Moreover, it was a gaze that was not bound by the narrow grid of structure
(form arrangement, number, size), but that could and should grasp colours,
variations, tiny anomalies, always receptive to the deviant. (89)

Can we then now supervened this unstructured gaze from Foucault to the photographic gaze that seeks to record and become the authority on ‘evidence.’? Tagg in “A Means of Surveillance: the Photograph as Evidence in Law” brings in the nexus of Marxist-Foucauldian notions of the politic and economic to talk about photography as the site in which the contestation of power takes place. Tagg links the clinical gaze in Foucault’s Birth of the Clinic with that of the camera’s gaze as it bears directly upon the body. For Tagg, this form of mastery over the body enacted by the camera is co-constituted by the political and the technological (70). Setting the theoretical framework early on from which he will be positioning his arguments, Tagg then goes on to illustrate his points by site-ing photography as part of the body of criminological work, by using the photographs procured to access sites of knowledge formerly barred because one can now easily make visual copies for further analysis without the need for presence or permission (however way obtained) of the subjects under scrutiny. Tag argues that what happens with the use of photography for the purpose of surveillance is this repetitive pattern of a “body isolated; the narrow space; the subjection to an unreturnable gaze; the scrutiny of gestures, faces and features; the clarity of illumination and sharpness of focus; the names and the number boards. These are the traces of power, repeated countless times, whenever the photographer prepared an exposure, in police cell, prison, consultation room, asylum, Home or school (85).” The photographs can now concretize a vague memory of the having-seen or of the momentary glance; the flâneur do not need to return to the site of the incident to re-ascertain after a fact in the way that Dupin had to in Poe’s “The Murders of Rue Morgue.” However, Tagg does not quite address how the photograph changes the abductive strategies of the detective, criminologist, police, or scientist as the former reconfigures the relationships of power and knowledge through the unavoidable insertion of particular values into that abductive framework.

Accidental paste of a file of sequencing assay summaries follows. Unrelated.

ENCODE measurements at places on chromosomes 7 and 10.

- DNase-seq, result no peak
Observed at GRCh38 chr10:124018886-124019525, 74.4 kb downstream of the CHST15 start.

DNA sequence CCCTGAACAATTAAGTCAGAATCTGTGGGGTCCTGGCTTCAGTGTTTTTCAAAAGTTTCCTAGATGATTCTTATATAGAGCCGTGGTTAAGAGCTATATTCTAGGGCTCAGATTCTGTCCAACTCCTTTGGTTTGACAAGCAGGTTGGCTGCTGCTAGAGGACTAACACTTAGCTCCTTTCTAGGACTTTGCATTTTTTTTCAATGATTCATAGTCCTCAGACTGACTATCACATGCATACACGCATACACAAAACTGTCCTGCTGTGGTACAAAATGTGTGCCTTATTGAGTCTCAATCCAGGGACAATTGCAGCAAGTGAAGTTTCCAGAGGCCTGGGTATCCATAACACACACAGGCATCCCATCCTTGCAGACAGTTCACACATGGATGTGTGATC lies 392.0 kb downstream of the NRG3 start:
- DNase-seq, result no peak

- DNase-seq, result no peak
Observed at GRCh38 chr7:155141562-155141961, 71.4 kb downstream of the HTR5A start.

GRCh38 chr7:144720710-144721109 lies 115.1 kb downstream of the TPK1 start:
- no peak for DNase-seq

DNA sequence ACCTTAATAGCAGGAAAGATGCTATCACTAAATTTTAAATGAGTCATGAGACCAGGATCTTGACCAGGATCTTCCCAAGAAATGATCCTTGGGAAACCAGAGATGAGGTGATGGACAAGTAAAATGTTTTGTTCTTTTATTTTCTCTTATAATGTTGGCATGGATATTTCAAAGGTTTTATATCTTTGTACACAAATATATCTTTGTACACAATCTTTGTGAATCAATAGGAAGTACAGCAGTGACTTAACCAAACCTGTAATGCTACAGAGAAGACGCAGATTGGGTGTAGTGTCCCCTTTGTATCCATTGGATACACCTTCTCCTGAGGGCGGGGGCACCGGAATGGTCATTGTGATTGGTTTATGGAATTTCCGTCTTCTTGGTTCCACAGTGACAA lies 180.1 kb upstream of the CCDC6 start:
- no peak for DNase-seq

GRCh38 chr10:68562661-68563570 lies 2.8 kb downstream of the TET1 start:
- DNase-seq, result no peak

Works Cited

Benjamin, Walter. “The Flaneur.” The Arcades Project. Cambridge, MA: Belknap Press, 1999.

____________. “Little History of Photography.” Trans by Jephcott, E. & K. Shorter. Selected Writings, Volume 2, 1927-1934. Cambridge, MA:Belknap Press, 1999. 507-530.

Foucault, Michel. Birth of the Clinic: Archaeology of Medical Perception. New York: Vintage Books, 1994.

Peirce, Charles Sanders. “Abduction and Induction.” Philosophical Writings of Peirce. New York: Dover Publications Inc, 1955.

Tagg, John. “A Means of Surveillance: the Photograph as Evidence in Law.” The Burden of Representation: Essays on Photographies and Histories. Minneapolis: University of Minnesota Press, 1988.

3 Comments leave one →
  1. icilalune permalink
    March 6, 2010 5:42 am

    how does the flaneur work in the age of twitter?

  2. March 6, 2010 8:16 am

    Perhaps twitter opens a whole new world for the flaneur to explore, icilalune. And perhaps the twitter post amplifies the the poem, the essay or the photograph. Or so I tell myself… 😉

  3. AiLL permalink*
    March 8, 2010 3:51 pm

    When you tweet unprotected, you release a stream of bits into tweetdom, to be picked up by a wanderer of the social-network universe.